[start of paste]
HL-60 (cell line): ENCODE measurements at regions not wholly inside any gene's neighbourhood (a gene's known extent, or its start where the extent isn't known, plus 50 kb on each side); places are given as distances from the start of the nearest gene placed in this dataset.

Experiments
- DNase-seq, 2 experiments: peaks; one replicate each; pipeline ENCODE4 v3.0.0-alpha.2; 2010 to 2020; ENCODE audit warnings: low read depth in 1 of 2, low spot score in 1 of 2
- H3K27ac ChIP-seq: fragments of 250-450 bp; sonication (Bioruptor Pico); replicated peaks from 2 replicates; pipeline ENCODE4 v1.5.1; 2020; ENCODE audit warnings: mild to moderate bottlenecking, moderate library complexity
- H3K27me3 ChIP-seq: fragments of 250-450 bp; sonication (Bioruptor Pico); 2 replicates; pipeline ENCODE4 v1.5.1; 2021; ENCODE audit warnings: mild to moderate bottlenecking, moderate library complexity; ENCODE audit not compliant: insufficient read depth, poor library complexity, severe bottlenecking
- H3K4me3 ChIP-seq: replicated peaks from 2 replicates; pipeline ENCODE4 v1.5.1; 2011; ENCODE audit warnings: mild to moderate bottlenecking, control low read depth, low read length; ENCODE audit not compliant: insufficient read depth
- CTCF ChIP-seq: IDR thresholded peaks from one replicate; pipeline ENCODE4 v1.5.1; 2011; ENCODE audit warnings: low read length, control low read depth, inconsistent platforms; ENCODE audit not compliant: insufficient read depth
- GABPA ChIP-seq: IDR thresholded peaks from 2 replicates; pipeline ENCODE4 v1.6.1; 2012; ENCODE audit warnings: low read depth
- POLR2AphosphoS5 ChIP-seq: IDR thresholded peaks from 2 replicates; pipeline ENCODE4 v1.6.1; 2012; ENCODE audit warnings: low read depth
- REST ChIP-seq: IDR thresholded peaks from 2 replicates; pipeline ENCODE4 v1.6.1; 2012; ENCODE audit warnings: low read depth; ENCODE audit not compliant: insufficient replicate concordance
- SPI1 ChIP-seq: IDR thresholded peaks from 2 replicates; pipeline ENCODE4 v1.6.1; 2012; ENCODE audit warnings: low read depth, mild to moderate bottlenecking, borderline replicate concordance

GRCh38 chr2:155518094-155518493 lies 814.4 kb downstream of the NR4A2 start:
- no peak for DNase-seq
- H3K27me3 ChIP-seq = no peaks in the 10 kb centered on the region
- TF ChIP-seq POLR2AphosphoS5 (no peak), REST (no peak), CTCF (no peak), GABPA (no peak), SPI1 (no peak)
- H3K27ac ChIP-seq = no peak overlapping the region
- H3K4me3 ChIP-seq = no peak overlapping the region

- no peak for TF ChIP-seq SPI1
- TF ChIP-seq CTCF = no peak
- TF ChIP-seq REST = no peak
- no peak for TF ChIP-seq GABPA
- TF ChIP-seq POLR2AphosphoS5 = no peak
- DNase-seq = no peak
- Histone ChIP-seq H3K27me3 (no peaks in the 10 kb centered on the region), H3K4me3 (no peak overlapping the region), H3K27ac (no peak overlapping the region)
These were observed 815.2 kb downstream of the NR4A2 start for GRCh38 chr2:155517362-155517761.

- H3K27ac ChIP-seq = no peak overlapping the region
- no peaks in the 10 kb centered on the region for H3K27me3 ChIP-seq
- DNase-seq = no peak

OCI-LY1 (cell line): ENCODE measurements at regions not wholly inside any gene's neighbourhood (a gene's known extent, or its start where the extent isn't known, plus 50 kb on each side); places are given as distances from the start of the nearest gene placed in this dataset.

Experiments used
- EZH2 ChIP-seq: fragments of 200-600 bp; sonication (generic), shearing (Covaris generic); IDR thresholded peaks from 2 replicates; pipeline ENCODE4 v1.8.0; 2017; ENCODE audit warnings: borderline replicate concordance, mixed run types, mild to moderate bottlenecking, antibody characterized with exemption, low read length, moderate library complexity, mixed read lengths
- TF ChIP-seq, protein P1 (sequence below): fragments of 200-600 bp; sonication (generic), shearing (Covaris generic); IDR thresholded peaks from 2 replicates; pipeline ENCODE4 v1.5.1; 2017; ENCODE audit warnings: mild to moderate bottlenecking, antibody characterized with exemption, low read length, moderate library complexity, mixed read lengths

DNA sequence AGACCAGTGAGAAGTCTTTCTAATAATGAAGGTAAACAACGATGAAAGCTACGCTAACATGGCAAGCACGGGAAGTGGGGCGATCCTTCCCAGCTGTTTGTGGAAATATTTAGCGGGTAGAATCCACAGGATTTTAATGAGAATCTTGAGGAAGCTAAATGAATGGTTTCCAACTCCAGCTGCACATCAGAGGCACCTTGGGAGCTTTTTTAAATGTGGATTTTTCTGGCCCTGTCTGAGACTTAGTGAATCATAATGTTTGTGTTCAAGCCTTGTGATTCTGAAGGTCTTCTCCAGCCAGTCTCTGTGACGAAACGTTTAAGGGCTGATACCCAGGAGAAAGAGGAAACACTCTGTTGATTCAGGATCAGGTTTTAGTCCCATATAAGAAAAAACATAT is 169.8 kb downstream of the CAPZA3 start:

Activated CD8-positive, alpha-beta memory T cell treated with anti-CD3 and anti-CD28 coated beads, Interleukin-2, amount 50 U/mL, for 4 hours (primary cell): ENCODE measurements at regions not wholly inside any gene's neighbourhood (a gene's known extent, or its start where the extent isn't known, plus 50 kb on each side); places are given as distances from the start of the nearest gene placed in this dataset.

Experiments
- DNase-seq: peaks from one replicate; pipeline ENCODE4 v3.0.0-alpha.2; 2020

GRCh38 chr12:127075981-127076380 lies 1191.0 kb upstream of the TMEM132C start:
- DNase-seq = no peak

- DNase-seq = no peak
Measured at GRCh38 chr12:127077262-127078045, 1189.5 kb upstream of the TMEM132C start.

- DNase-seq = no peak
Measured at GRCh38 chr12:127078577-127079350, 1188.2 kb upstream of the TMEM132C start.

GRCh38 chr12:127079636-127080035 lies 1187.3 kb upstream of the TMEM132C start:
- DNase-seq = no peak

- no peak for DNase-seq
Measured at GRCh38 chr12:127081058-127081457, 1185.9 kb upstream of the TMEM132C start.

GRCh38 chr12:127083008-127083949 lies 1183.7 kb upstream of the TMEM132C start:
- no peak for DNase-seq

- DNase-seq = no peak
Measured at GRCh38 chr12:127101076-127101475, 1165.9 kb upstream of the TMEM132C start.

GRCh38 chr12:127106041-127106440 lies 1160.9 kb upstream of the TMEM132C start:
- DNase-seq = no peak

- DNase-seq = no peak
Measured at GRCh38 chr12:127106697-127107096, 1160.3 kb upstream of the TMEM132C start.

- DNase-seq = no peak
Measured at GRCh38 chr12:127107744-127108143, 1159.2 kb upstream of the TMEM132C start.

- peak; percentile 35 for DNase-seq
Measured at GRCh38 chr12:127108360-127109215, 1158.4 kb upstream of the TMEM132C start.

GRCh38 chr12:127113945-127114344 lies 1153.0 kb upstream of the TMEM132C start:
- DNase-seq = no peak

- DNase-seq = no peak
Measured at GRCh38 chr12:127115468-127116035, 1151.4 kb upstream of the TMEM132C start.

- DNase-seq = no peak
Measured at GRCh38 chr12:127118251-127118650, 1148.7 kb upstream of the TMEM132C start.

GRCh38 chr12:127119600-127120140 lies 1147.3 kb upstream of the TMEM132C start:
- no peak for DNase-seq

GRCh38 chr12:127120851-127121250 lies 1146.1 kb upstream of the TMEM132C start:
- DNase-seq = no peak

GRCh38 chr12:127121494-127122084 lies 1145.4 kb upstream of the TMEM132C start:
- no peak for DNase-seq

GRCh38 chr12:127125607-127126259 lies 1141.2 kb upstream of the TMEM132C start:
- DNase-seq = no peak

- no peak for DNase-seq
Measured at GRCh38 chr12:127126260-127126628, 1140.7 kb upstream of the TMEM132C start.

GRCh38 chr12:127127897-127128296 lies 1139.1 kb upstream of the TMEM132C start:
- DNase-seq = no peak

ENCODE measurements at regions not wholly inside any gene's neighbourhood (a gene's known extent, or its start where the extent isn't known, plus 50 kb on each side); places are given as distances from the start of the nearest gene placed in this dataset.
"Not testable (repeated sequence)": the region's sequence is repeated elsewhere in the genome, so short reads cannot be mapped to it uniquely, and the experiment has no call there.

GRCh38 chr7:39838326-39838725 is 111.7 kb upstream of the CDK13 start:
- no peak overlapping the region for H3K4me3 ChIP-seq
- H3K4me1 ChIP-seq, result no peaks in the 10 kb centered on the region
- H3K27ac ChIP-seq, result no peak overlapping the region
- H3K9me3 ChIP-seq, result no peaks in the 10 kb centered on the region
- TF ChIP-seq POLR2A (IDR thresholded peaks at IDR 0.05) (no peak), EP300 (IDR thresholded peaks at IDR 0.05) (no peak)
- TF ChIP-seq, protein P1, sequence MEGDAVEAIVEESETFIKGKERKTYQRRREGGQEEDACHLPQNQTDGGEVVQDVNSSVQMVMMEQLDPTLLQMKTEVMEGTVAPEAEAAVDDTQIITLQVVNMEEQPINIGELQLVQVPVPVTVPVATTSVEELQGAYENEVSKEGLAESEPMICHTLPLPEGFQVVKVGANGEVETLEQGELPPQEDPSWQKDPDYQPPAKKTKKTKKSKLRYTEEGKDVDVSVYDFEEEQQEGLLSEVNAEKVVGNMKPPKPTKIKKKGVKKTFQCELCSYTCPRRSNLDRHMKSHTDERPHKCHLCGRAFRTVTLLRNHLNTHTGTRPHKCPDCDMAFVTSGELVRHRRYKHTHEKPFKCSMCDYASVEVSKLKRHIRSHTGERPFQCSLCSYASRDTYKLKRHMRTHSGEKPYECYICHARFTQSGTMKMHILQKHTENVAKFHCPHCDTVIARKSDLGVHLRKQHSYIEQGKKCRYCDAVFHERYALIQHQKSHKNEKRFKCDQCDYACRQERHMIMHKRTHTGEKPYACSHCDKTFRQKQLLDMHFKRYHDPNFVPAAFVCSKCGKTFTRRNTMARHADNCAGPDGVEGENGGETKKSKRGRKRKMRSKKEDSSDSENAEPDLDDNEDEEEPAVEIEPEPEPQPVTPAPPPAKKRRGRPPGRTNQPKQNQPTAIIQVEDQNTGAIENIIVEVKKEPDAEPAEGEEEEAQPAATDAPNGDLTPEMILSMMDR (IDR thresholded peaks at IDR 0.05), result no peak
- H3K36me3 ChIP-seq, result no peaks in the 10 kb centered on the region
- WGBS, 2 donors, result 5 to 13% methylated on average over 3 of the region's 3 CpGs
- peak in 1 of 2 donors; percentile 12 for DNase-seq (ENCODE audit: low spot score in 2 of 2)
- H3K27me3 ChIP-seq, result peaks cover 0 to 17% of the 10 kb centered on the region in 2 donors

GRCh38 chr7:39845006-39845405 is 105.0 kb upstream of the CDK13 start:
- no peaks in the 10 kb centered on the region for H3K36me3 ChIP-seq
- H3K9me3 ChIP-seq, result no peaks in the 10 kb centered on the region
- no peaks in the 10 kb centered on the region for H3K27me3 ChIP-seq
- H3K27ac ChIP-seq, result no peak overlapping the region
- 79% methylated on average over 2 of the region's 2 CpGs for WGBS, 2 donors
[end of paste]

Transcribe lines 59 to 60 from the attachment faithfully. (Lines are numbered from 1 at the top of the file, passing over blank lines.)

GRCh38 chr12:127113945-127114344 lies 1153.0 kb upstream of the TMEM132C start:
- DNase-seq = no peak